Dwyane Wade on the Big Three’s struggles their first season together
"PLAYING THE VILLAIN"

Dwyane Wade on the Big Three’s struggles their first season together

The Big Three in Miami became the primary villain across the entire association. According to Dwyane Wade, that’s what held them back their first season together.

Trying to play the villain — it took the joy away from the game. Even though we still were good, we didn’t have fun that first year. We were like, ‘All right, we’re going to show them,’ but that’s not the way you go through an entire year.

Dwyane Wade, Fubo Sports

17 games into the 10/11 NBA season, the Heat were 9-8, playing basketball far below the team’s level of talent. That, in and of itself, didn’t take many by surprise. LeBron, D-Wade, and Bosh all in the same uniform marked the biggest experiment in the NBA at the time, and everyone assumed it would take some time before they learn to play with each other. Playing the role of a villain only prolonged the adjustment time.

We knew everybody was there to see us. You can say what you want, but y’all bought these tickets early. We knew y’all were there for us. So the hate kinda drove us in the wrong; we didn’t place it right. If we were to place the hate in the right spot, then we could still have joy playing. But everything people were saying about us; we took it personal.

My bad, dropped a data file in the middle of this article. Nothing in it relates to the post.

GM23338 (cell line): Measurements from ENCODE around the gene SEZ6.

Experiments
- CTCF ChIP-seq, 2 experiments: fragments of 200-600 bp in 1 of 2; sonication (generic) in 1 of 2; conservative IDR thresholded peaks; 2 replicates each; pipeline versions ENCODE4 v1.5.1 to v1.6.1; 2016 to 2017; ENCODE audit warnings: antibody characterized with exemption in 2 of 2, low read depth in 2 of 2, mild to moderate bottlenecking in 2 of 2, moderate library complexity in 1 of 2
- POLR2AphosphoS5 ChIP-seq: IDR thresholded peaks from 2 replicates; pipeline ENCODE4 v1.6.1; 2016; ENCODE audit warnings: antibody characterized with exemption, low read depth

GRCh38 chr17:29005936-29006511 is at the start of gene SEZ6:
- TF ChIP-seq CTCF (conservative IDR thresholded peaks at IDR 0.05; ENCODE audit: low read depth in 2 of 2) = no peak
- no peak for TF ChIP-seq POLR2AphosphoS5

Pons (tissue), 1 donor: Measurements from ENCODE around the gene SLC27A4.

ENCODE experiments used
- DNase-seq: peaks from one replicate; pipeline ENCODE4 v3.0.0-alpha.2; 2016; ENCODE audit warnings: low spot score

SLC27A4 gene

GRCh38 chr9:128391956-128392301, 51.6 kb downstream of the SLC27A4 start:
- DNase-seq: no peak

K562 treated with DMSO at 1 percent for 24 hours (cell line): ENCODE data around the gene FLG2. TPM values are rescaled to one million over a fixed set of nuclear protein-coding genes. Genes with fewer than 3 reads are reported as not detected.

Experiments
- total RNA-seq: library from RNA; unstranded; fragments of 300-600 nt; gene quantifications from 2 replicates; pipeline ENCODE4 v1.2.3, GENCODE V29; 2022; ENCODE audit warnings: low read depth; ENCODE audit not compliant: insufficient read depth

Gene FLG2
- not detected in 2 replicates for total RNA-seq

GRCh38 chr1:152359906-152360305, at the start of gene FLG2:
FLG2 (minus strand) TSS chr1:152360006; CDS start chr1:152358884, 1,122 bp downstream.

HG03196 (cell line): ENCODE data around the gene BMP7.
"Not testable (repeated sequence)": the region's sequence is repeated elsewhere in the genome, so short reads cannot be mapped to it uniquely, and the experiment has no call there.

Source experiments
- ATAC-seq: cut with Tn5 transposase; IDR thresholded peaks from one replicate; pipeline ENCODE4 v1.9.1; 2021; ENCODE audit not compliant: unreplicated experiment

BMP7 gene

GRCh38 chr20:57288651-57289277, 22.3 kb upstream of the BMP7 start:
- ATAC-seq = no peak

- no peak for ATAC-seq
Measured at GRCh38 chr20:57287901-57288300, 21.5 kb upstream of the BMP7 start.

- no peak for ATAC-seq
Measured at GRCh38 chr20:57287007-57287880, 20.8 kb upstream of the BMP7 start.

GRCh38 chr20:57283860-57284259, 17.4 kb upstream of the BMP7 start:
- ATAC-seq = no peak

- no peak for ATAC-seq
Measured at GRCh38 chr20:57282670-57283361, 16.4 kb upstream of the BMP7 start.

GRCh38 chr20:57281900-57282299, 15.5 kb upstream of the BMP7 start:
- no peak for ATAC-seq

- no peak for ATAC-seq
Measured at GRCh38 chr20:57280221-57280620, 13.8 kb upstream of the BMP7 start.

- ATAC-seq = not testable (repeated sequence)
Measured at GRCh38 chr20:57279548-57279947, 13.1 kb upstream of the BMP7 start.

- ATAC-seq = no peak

Dwyane Wade, Fubo Sports

The Heat were able to develop an identity, but it didn’t derive from their collective effort to become a better basketball team. Instead, they gathered around the need to prove everyone wrong, and repercussions showed during the ’11 postseason — NBA Finals against the Mavs in particular. It was only when they established the pecking order with LeBron James at the top that Miami started to play to their full potential.

The Brooklyn Nets with Kevin Durant, James Harden, and Kyrie Irving are in a similar situation. They’re not playing the villain role to the same extent but face challenges every superteam encounters. The one that usually stands out and an elusive enigma for Miami’s Big Three — being too caught up with each other’s individual agendas, adjusting on the fly as a precaution.

It’s great putting great talent together, but it is freedom not having to worry like ‘Oh, is he gonna shoot? Oh, he needs to get some shots.’ We had that.

Dwyane Wade, Fubo Sports

So far, the Nets are putting up all-time great offensive numbers, with no signs of internal issues within the Big Three. LeBron, Wade, and Bosh obviously didn’t have the same luxury.